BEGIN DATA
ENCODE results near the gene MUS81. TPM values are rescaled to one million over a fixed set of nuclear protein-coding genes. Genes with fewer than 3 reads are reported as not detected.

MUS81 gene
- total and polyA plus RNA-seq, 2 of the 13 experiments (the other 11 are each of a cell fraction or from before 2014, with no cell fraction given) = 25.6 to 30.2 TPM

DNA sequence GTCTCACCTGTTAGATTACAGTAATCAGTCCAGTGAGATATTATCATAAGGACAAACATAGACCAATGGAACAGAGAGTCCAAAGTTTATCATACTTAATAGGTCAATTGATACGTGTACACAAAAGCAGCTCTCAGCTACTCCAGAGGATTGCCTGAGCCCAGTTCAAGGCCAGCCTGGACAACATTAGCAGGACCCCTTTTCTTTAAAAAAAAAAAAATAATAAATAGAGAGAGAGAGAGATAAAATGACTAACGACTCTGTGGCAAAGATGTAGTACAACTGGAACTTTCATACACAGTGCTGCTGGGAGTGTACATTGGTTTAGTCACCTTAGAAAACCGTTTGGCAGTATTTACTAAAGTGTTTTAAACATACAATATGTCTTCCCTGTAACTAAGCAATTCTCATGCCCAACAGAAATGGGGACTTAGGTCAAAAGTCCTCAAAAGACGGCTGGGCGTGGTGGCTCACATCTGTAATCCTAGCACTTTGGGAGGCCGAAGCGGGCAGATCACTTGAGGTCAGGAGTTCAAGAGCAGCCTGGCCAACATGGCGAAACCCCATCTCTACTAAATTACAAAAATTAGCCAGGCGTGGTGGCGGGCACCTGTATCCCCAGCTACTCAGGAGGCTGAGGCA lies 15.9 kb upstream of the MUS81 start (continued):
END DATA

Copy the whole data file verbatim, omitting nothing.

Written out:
ENCODE results near the gene MUS81. TPM values are rescaled to one million over a fixed set of nuclear protein-coding genes. Genes with fewer than 3 reads are reported as not detected.

MUS81 gene
- total and polyA plus RNA-seq, 2 of the 13 experiments (the other 11 are each of a cell fraction or from before 2014, with no cell fraction given) = 25.6 to 30.2 TPM

DNA sequence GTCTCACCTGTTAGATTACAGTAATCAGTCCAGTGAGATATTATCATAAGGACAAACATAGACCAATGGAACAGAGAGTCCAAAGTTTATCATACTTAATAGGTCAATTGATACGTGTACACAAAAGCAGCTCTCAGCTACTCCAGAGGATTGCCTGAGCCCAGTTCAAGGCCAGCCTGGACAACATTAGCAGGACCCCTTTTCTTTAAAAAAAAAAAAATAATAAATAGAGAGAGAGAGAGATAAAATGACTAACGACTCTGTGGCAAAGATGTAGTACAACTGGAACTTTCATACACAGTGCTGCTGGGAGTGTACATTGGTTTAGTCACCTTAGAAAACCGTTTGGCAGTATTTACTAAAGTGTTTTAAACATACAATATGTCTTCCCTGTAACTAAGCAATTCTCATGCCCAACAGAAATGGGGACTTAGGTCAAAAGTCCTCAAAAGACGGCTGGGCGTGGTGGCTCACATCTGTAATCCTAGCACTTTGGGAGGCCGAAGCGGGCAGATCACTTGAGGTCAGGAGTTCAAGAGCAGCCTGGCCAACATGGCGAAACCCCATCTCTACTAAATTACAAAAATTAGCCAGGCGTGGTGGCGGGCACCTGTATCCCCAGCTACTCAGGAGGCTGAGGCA lies 15.9 kb upstream of the MUS81 start (continued):